If you're riding the Auto Train, you'll still have access to the whole dining car experience, although in a limited form, as the trip's just an overnight one between Lorton, Virginia (more or less in the greater D.C. area) and Sanford, Florida, (about a 40-mile drive from Disney World, as per Google Maps). The only full meal served on board the train is dinner — there's no lunch, and Amtrak says breakfast is of the continental variety.

For dinner, choices on the Auto Train sample menu are the same as those offered on western routes: flat iron steak, chicken, salmon, or vegan bolognese, with hot dogs or macaroni and cheese for the kids. There's no appetizer, though. Instead, you'll get a salad and a roll. Oddly enough, the dessert menu's slightly more extensive, although the additions are nothing to get too excited about. As well as the same choice between chocolate mousse, lemon cake, and cobbler-cheesecake that you'd get on a western route, you can also opt for vanilla ice cream or Jell-O (sugar-free). You're also offered a single free glass of wine, with the same choice of chardonnay, rosé, and cabernet sauvignon. If you want a beer, it'll cost you $6.50 for Yuengling, Bud Light, and Coors Light or $7.50 for Corona and Stella. Hard stuff, however, isn't listed on the Auto Train dining car menu.

Flexible dining: Routes and how it works

Amtrak calls its not-so-popular East Coast dining options "flexible," but this is pretty much a company spin on what's essentially a cost-cutting measure that The Washington Post says is expected to save some $2 million per year. It may be possible that Amtrak's being penny-wise and pound-foolish — a Change.org petition protesting the dining car changes currently has over 150,000 signatures.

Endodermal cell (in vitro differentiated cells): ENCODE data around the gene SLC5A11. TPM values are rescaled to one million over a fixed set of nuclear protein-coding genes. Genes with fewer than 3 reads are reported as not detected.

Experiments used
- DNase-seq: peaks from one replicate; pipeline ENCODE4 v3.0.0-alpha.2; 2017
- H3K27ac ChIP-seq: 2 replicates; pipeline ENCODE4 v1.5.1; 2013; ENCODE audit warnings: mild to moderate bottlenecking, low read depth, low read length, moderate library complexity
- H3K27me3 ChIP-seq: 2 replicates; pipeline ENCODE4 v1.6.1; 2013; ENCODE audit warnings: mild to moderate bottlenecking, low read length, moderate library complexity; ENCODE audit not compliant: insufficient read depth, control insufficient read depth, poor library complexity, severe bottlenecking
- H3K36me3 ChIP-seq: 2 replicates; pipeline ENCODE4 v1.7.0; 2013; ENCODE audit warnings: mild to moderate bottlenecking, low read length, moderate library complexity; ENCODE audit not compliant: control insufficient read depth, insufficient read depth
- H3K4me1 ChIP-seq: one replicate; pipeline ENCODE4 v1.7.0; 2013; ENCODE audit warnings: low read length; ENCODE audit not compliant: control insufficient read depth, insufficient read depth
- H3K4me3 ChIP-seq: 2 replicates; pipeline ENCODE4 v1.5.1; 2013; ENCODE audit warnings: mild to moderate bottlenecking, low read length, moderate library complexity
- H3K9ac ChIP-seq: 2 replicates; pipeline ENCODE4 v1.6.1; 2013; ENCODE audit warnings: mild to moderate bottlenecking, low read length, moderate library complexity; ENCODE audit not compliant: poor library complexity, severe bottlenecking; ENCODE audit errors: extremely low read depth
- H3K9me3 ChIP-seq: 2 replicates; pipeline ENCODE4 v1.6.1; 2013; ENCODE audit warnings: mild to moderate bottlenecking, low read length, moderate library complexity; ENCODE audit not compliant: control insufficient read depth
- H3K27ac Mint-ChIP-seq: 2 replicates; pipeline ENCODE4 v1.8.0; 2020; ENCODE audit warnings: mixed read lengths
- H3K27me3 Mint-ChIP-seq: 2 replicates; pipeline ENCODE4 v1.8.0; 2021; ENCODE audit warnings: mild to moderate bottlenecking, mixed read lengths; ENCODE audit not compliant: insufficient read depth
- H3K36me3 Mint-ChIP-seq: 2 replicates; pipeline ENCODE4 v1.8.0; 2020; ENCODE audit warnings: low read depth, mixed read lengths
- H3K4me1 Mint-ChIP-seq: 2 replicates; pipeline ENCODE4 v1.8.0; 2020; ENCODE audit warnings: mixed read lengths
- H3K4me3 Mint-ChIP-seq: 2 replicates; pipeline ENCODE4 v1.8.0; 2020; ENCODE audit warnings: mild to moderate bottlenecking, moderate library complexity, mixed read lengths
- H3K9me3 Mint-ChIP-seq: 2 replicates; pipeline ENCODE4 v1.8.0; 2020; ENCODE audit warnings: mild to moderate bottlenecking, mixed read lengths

If you book travel on the Capitol Limited, Cardinal, City of New Orleans (yes, it's the train from the Steve Goodman song), Crescent, Lake Shore Limited, Silver Service, or Texas Eagle east of San Antonio, the "flexible" part of the flexible dining refers to the fact that you get to go collect your food box. You can, however, still request room service — as with traditional dining, flexible dining is only available if you have a roomette or sleeper. And, you may wind up eating your meal in your berth — unless you prefer to hang out in the lounge. Either way, tablecloths, china, and non-plastic silverware aren't part of the package. Apparently, Amtrak seems to think that gourmet TV dinners are what appeal to Millennials, although we're not sure if they would even rank among popular frozen dinner brands. Since members of that generation haven't been thanking Amtrak for ditching the dining cars, we're going to put the blame on the corporate marketing geniuses that decided it was cool to keep charging big bucks for sleeper cars while providing second-class dining experiences.